As we could see in the Gospel for this Sunday the people who heard the Word of God announced by the Baptist were cut to the heart. The Word of God aroused in them a desire to do what would be pleasing to God. 'What must we do?' was an articulation of the growing desire to live according to God's ways. The conversion which was happening in them began creating of them a community of believers.
Sin always divides people. Sin is never private, even if apart of God and me no one knows my sin. It still brings a deep division to communities. Last week I spoke of the great abyss the first people fixed between them and God when they went against God, when they believed Satan's word rather than the Word of God. However the Book of Genesis reveals that it wasn't the only gulf they had created. There was a gulf between them as well. They started blaming each other. The loving and trusting relationship they enjoyed with God was the origin of the loving and trusting relationship with each other. When they compromised their relationship with God it shattered their relationship with each other.
When the Word of God comes to us it brings about conversion but it also brings about unity and reconciliation. First between the sinner and God.
Secondly between sinners. It is not solidarity in sinning but solidarity in a humble common perception of our sinful condition and in appreciation and celebration of our identity as sons and daughters of God which puts our sinfulness in the perspective which is the merciful love of God. It assures us that God, as our Father, is committed and determined to raise us up from sin and death like he did with Jesus Christ when our Blessed Lord took upon himself our sins with all their deadly consequences. God raised him up.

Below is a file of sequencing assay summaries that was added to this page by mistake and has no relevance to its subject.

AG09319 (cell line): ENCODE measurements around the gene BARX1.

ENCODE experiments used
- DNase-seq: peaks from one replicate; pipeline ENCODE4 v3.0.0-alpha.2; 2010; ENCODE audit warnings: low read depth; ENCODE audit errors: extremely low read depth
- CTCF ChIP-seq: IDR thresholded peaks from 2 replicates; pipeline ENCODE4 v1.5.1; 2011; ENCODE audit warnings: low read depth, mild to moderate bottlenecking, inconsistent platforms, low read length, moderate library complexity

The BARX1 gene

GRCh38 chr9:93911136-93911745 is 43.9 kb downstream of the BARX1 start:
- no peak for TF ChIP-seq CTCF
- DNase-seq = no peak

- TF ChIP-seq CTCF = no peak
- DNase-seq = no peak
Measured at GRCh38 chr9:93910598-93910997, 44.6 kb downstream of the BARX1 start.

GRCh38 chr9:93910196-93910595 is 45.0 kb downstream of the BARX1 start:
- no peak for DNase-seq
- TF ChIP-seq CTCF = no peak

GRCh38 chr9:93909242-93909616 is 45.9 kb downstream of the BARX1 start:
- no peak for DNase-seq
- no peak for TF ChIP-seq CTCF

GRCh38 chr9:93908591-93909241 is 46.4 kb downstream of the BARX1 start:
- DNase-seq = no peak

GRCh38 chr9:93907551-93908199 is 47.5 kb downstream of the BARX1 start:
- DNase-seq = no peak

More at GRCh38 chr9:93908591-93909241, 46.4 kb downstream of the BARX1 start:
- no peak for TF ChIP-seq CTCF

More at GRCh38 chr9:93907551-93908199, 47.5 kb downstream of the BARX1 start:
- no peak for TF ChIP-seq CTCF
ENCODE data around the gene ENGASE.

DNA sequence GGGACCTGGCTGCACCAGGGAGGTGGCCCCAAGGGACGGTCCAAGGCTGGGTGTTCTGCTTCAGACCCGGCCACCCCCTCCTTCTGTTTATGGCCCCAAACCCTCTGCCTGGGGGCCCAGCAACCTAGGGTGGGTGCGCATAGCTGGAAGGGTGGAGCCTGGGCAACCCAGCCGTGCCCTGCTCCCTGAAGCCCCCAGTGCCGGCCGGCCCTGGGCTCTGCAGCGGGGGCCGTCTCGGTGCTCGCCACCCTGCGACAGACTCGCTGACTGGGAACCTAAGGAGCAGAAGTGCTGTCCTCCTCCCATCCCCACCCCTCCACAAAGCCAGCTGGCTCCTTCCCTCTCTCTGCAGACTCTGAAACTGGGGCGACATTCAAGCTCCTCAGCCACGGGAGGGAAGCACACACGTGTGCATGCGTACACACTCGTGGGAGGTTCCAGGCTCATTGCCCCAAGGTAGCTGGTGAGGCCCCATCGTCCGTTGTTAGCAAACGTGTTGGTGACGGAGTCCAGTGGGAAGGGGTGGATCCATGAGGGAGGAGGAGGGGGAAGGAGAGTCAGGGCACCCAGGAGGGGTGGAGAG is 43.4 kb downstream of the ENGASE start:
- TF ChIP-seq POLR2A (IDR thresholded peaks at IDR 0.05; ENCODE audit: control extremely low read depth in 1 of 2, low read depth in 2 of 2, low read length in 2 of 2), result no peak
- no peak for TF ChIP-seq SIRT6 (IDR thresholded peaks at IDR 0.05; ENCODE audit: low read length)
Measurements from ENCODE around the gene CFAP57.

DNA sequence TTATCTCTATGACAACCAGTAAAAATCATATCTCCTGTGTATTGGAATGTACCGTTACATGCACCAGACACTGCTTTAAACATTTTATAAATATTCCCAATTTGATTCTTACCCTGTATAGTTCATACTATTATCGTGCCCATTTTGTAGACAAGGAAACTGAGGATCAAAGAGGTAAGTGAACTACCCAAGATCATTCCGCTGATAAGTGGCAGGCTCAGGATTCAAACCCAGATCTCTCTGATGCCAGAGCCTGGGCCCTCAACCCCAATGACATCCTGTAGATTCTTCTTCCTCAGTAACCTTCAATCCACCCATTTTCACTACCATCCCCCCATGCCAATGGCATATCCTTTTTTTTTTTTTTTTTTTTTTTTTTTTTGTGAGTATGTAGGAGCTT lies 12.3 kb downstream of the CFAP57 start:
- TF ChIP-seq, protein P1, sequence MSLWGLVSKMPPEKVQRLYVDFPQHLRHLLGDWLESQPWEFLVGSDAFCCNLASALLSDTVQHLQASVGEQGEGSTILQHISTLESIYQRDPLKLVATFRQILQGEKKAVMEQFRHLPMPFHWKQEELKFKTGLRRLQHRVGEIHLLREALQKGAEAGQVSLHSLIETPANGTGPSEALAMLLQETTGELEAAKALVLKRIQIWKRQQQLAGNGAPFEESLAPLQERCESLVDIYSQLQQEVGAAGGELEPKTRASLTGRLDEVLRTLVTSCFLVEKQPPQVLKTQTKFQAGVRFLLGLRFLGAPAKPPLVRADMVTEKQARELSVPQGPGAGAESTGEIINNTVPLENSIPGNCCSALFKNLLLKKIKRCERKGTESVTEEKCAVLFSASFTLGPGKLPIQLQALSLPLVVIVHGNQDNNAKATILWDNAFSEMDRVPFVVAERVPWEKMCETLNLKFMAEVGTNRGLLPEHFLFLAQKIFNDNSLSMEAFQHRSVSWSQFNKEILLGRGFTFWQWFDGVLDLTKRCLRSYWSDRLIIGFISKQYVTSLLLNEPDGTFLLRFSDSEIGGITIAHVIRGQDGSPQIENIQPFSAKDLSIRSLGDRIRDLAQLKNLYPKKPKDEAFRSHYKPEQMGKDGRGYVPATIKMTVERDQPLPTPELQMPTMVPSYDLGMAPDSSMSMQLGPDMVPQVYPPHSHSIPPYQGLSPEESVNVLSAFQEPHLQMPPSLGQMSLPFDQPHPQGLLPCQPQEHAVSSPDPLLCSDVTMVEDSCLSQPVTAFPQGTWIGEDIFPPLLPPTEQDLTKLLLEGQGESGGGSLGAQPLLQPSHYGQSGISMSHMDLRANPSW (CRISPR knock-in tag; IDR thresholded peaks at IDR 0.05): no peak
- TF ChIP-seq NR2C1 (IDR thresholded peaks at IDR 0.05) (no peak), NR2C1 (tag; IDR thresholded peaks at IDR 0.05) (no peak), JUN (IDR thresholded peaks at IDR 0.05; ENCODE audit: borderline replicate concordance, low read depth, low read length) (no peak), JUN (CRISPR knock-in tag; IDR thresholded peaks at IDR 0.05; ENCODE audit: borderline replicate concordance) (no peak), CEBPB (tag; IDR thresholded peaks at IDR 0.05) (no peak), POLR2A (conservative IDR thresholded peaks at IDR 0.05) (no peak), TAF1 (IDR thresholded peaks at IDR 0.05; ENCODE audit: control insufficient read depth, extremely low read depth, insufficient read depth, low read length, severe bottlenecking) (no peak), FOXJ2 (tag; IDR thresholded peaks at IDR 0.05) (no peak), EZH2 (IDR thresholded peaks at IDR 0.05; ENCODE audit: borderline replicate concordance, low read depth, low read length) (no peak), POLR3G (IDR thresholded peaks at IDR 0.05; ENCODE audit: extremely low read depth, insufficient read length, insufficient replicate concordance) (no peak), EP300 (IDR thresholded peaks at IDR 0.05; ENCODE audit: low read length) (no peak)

My Dear Sisters and Brothers! The Third Sunday of Advent is called the Sunday of Joy. What would you identify today as a reason for you to be joyful? What would be behind your 'crying out with joy and gladness' ? ... Let me put it this way? Does your rejoicing come from things that happen to you or from good things that happen to others? Look at the prophet of this Sunday of Joy, St John the Baptist, who didn’t get thrilled because he had attracted so many people. His joy was triggered because, as he said: ‘someone is coming, someone who is powerful that I am, and I am not fit to undo the strap of his sandals.’ One of the disciples of the Baptist, St John the Apostle, who prompted by the testimony of his first mentor followed Jesus Christ, wrote what he heard from the Prophet from the Jordan: ‘The bride is for the bridegroom; and yet the bridegroom’s friend is glad when he hears the bridegroom’s voice. This same joy I feel now it is complete. He must grow greater, I must grow smaller.’
John preached repentance because he had been repented. His ego didn’t search for appreciation and validation. To be joyful he didn’t look into the mirror but he looked at the people who came to him. His teaching invited people to do the same. The urging he gave to the tax collectors and soldiers was about getting those people out of their self-absorbed, and thus destructive, pursuit of their needs. The Baptist, whose life was a gift to others, was inviting those who approaching him to do the same.
‘What must we do?’ we may ask today. We are not tax collectors. We are not soldiers. It is true we may not be these people but still there are people around us to whom God wants to give us as a permanent Christmas gift. Have faith and courage my fellow believers to be a gift to others and then you will be filled with joy of the Holy Spirit, who is happy to be the gift of the Father to the Son and the gift of the Son to the Father. He is also their gift to us. He is happy to be a gift that inspires our gratitude for the Father and the Son. He is a selfless person. That a secret of joy and happiness.